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The original problem is this:

How many ways are there to seat n couples around a circular table such that no couple sits next to each other?

For an answer, I looked at the solution here:

https://math.dartmouth.edu/~doyle/docs/menage/menage/menage.html

This seems to be what I am looking for, but there somehting I don't understand.

On "Solution to the relaxed ménage problem" section, I don't understand how it got the equation for $d_k$. Can someone explain it?

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Arranging $k$ identical non-overlapping dominoes on a circle of $2n$ labelled vertices is equivalent to circularly "choosing" $k$ vertices with at least $1$ unchosen vertex between each neighbouring pair: A "chosen" vertex is the anticlockwise of each pair of vertices covered by a domino.

The number of such circular "choices" either includes vertex $1$ or not:

  • If vertex $1$ is included then, since we can't choose a vertex either side of $1$, there are $2n-3$ remaining vertices from which to linearly choose $k-1$ non-adjacent vertices in $\binom{2n-3-(k-2)}{k-1}=\binom{2n-k-1}{k-1}$ ways.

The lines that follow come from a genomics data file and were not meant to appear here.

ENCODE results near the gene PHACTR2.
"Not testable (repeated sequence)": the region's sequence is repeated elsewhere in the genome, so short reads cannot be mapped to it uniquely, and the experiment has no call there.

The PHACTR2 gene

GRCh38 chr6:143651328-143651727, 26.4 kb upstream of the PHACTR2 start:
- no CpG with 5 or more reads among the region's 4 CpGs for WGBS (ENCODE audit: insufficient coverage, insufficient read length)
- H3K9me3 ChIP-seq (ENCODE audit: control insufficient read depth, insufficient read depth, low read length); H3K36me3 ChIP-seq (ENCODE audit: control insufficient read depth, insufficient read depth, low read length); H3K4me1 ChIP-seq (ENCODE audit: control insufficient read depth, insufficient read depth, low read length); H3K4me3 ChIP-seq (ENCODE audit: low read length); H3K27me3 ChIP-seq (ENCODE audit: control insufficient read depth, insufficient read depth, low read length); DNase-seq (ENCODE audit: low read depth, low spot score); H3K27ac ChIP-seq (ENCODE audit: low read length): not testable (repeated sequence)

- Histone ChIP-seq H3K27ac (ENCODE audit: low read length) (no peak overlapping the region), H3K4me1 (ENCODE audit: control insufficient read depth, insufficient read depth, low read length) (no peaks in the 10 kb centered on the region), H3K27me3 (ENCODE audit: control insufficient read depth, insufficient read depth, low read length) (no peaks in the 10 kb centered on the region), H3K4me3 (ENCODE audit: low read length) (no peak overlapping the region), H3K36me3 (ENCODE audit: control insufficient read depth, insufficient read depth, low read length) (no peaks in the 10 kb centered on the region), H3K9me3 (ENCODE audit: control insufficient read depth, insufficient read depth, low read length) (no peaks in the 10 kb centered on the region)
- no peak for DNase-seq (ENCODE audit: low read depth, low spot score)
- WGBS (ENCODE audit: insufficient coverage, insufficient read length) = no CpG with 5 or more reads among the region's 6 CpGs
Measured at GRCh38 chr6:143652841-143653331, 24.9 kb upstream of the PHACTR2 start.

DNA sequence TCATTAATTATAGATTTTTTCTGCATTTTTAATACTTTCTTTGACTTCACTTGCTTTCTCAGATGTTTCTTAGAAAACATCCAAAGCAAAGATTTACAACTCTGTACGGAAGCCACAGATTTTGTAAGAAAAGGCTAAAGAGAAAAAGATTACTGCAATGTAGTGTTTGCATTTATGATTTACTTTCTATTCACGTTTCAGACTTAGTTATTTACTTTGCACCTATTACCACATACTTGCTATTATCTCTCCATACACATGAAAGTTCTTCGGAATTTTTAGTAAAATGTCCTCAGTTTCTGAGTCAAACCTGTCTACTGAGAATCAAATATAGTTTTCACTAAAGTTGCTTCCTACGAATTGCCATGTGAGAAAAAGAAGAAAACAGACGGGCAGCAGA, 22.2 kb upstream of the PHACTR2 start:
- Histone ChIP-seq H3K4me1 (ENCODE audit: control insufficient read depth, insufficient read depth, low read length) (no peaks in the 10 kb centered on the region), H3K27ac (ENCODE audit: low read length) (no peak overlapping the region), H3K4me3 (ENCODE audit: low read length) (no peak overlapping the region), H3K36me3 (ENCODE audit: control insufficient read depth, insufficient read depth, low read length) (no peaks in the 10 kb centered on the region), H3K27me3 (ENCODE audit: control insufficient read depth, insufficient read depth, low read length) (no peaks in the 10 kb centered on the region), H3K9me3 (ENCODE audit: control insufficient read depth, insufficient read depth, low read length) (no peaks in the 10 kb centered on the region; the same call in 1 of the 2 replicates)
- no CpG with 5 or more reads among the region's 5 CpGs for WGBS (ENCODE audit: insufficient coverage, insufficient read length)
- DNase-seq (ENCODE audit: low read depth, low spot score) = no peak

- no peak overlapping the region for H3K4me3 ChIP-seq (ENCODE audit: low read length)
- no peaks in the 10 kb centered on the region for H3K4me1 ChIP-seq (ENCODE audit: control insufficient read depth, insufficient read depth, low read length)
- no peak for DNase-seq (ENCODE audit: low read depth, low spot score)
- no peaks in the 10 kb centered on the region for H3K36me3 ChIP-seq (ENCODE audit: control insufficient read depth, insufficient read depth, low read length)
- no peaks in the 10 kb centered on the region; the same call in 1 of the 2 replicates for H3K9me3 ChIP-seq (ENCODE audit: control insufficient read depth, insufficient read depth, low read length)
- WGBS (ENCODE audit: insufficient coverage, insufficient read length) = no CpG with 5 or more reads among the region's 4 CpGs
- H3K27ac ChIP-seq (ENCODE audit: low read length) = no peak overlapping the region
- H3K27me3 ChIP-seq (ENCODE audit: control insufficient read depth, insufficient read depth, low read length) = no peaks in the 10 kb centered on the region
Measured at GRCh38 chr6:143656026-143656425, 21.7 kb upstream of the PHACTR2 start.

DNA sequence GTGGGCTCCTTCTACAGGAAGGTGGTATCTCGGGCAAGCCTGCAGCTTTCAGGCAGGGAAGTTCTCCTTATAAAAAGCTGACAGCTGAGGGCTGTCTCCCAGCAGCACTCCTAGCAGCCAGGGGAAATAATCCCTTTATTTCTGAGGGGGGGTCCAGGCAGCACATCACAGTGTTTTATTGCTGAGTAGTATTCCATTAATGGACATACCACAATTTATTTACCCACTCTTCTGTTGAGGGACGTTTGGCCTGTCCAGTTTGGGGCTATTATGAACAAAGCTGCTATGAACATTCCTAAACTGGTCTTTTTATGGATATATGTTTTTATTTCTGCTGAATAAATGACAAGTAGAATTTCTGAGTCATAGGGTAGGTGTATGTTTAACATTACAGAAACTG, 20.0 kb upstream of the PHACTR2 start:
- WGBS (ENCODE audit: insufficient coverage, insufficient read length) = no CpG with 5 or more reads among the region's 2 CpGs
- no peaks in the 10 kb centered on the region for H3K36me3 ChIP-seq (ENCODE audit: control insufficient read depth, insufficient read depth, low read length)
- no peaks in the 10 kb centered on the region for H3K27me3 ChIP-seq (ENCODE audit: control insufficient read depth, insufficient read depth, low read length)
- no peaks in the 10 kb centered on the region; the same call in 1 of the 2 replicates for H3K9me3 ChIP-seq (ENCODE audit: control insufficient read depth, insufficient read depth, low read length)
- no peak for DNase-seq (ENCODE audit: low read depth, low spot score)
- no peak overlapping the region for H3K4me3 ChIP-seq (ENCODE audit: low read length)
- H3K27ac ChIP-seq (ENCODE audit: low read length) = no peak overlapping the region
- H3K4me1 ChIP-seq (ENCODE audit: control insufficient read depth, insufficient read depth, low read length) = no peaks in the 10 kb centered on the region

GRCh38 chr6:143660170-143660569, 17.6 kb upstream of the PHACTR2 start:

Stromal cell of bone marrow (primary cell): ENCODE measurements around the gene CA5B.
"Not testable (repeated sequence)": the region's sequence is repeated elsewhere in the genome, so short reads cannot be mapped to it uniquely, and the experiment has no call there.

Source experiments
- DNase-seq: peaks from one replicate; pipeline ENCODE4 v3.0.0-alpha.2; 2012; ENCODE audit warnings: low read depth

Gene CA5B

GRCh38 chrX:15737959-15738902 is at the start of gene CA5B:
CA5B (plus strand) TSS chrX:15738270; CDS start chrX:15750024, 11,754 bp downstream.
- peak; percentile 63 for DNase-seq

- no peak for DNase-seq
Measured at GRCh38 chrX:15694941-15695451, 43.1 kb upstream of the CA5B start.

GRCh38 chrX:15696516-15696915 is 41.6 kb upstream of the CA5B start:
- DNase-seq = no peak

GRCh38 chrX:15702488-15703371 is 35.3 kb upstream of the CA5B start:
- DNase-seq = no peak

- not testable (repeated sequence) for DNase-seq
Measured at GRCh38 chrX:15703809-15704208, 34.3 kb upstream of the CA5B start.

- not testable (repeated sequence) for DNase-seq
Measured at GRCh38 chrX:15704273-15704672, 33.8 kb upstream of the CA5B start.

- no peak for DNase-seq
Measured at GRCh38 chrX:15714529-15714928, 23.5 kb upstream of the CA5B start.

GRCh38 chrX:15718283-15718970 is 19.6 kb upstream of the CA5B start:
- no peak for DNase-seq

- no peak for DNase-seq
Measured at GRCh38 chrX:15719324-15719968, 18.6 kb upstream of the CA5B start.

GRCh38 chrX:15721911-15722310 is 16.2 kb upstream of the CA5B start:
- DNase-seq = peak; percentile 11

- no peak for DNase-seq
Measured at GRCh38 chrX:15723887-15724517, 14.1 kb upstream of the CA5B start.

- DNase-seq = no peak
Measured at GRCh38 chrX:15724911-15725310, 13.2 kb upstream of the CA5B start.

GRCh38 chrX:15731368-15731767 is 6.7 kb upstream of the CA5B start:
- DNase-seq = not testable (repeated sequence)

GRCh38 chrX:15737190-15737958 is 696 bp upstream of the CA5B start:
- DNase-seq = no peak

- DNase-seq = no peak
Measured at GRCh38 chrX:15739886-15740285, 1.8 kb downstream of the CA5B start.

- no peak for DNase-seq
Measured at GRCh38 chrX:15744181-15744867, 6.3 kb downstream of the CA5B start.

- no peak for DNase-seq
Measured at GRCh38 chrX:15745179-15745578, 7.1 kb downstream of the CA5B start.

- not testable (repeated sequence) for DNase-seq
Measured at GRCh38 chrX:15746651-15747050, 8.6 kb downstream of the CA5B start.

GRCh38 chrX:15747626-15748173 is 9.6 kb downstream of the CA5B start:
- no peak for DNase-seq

• If vertex $1$ is not included then there are $2n-1$ remaining vertices from which to linearly choose $k$ non-adjacent vertices in $\binom{2n-1-(k-1)}{k}=\binom{2n-k}{k}$ ways.

Hence, the number of ways of circularly choosing $k$ non-adjacent vertices from $2n$ is the sum of these two exhaustive and mutually exclusive cases:

$$\begin{align}d_k&=\binom{2n-k-1}{k-1}+\binom{2n-k}{k}\\[1ex] &=\frac{k}{2n-k}\binom{2n-k}{k}+\binom{2n-k}{k}\\[1ex] &=\left(\frac{k}{2n-k}+1\right)\binom{2n-k}{k}\\[1ex] &=\frac{2n}{2n-k}\binom{2n-k}{k}\tag*{$\blacksquare$}\end{align}$$

as required.

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